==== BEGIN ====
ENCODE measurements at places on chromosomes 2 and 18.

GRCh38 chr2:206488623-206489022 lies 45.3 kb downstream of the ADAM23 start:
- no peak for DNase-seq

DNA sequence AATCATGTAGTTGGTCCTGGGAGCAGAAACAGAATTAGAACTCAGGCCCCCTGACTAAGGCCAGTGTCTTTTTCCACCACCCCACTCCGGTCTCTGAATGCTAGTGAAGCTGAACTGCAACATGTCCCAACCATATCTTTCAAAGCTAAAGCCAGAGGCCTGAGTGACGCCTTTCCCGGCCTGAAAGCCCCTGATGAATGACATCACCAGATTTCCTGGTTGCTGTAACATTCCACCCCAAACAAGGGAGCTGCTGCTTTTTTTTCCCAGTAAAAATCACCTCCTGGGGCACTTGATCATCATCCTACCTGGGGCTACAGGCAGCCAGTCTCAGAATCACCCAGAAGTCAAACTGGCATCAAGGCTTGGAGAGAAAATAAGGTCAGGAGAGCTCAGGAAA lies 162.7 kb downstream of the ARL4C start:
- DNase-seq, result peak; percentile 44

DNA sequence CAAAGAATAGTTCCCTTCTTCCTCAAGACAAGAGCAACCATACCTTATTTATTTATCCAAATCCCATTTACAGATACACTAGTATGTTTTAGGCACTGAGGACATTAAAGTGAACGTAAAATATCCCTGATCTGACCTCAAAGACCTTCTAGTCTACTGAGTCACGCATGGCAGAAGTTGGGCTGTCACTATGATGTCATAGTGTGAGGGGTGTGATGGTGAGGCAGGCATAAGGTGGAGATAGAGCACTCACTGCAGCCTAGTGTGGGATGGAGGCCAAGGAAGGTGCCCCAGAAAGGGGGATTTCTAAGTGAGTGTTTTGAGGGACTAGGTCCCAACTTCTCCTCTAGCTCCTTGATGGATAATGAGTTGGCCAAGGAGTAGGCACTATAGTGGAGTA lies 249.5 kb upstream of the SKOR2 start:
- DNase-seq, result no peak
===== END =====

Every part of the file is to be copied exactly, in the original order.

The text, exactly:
ENCODE measurements at places on chromosomes 2 and 18.

GRCh38 chr2:206488623-206489022 lies 45.3 kb downstream of the ADAM23 start:
- no peak for DNase-seq

DNA sequence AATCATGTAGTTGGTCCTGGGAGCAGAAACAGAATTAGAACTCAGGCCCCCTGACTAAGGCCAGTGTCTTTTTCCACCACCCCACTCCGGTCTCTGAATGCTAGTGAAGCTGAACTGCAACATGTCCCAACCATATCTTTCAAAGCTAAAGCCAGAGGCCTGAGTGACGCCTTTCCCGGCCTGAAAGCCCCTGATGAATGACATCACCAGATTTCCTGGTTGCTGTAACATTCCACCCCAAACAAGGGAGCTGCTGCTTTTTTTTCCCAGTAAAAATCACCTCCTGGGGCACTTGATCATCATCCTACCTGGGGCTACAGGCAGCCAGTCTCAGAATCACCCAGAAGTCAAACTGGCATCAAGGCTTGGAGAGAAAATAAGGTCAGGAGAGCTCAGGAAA lies 162.7 kb downstream of the ARL4C start:
- DNase-seq, result peak; percentile 44

DNA sequence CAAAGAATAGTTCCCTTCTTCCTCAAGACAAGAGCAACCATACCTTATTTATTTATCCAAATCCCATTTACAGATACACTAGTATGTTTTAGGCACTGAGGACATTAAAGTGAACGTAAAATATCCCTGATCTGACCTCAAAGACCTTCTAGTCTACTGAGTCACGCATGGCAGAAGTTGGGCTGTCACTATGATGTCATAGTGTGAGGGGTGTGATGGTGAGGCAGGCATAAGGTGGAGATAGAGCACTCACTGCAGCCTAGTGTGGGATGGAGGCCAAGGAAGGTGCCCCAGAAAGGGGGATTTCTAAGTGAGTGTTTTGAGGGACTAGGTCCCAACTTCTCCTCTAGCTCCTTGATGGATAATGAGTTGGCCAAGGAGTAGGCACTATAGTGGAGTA lies 249.5 kb upstream of the SKOR2 start:
- DNase-seq, result no peak